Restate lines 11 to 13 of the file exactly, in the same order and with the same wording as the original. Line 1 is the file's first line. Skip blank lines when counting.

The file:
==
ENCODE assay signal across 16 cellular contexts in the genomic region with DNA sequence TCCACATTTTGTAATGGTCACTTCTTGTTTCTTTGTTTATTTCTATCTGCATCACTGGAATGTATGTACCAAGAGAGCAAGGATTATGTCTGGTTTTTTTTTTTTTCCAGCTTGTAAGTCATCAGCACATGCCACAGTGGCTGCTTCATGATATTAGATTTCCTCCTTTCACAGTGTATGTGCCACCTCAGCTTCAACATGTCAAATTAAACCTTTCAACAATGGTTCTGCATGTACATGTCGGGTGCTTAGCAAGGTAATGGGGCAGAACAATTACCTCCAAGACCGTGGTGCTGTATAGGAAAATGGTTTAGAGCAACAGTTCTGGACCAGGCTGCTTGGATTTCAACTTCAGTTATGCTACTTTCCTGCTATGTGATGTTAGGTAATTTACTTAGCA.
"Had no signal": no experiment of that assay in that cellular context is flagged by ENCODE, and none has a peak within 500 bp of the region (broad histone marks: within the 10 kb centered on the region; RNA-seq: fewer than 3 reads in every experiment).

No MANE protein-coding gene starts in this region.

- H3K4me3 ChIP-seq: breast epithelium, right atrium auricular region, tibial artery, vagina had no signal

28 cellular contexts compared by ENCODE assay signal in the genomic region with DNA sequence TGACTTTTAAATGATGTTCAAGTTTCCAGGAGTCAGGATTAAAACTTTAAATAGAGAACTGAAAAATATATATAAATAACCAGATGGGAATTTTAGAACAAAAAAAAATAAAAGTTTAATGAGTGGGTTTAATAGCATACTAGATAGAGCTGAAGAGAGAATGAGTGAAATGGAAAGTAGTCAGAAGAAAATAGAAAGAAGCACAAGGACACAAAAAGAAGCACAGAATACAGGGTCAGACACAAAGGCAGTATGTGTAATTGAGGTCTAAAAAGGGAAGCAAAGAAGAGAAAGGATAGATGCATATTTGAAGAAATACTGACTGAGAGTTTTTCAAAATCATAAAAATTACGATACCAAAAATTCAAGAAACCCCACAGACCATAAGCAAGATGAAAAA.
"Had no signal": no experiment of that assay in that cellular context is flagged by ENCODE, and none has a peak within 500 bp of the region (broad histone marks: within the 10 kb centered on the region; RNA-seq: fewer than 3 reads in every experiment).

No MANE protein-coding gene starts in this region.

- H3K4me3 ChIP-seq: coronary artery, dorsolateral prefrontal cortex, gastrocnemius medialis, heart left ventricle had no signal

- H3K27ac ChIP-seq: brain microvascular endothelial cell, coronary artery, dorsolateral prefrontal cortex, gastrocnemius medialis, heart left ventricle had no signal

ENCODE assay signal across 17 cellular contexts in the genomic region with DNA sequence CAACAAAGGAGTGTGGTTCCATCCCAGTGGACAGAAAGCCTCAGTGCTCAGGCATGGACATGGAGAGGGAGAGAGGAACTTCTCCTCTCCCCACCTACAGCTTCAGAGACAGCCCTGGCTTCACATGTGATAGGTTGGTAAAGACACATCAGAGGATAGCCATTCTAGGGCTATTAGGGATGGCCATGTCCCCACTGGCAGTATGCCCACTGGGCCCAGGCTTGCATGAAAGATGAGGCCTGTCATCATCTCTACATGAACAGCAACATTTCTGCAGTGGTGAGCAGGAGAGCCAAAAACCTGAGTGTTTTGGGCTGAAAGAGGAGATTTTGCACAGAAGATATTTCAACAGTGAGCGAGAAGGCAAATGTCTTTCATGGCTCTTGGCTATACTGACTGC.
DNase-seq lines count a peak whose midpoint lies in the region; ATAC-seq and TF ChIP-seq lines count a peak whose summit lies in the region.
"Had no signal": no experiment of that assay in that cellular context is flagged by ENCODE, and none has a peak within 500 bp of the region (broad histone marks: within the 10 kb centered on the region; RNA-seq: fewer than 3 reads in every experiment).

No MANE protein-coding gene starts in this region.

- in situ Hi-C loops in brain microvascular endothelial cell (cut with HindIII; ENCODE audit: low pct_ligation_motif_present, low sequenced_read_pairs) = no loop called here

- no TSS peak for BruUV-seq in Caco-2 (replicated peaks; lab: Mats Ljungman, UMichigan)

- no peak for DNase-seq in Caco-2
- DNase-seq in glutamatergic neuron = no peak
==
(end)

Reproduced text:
DNase-seq lines count a peak whose midpoint lies in the region; ATAC-seq and TF ChIP-seq lines count a peak whose summit lies in the region.
"Had no signal": no experiment of that assay in that cellular context is flagged by ENCODE, and none has a peak within 500 bp of the region (broad histone marks: within the 10 kb centered on the region; RNA-seq: fewer than 3 reads in every experiment).

No MANE protein-coding gene starts in this region.